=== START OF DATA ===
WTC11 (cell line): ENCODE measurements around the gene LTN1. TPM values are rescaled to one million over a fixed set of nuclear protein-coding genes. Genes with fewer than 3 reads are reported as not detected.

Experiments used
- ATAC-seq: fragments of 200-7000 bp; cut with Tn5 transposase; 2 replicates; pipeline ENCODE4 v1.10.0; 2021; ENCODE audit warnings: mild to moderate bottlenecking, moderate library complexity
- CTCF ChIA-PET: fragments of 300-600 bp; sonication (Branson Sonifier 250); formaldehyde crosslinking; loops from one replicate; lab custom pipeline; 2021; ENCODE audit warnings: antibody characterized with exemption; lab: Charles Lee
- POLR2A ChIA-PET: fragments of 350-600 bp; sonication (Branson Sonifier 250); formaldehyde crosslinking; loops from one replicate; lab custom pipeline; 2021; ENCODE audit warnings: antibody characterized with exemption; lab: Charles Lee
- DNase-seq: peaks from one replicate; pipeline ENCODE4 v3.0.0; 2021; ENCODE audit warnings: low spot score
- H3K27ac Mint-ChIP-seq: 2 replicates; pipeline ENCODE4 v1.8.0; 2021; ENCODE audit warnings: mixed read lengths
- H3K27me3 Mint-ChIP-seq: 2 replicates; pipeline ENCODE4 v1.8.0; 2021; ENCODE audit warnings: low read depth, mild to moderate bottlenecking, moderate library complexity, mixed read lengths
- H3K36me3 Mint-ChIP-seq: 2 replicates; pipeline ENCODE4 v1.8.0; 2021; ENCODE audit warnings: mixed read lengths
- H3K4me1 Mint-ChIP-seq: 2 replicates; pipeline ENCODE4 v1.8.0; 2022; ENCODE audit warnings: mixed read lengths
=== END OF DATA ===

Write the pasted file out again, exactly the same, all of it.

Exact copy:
WTC11 (cell line): ENCODE measurements around the gene LTN1. TPM values are rescaled to one million over a fixed set of nuclear protein-coding genes. Genes with fewer than 3 reads are reported as not detected.

Experiments used
- ATAC-seq: fragments of 200-7000 bp; cut with Tn5 transposase; 2 replicates; pipeline ENCODE4 v1.10.0; 2021; ENCODE audit warnings: mild to moderate bottlenecking, moderate library complexity
- CTCF ChIA-PET: fragments of 300-600 bp; sonication (Branson Sonifier 250); formaldehyde crosslinking; loops from one replicate; lab custom pipeline; 2021; ENCODE audit warnings: antibody characterized with exemption; lab: Charles Lee
- POLR2A ChIA-PET: fragments of 350-600 bp; sonication (Branson Sonifier 250); formaldehyde crosslinking; loops from one replicate; lab custom pipeline; 2021; ENCODE audit warnings: antibody characterized with exemption; lab: Charles Lee
- DNase-seq: peaks from one replicate; pipeline ENCODE4 v3.0.0; 2021; ENCODE audit warnings: low spot score
- H3K27ac Mint-ChIP-seq: 2 replicates; pipeline ENCODE4 v1.8.0; 2021; ENCODE audit warnings: mixed read lengths
- H3K27me3 Mint-ChIP-seq: 2 replicates; pipeline ENCODE4 v1.8.0; 2021; ENCODE audit warnings: low read depth, mild to moderate bottlenecking, moderate library complexity, mixed read lengths
- H3K36me3 Mint-ChIP-seq: 2 replicates; pipeline ENCODE4 v1.8.0; 2021; ENCODE audit warnings: mixed read lengths
- H3K4me1 Mint-ChIP-seq: 2 replicates; pipeline ENCODE4 v1.8.0; 2022; ENCODE audit warnings: mixed read lengths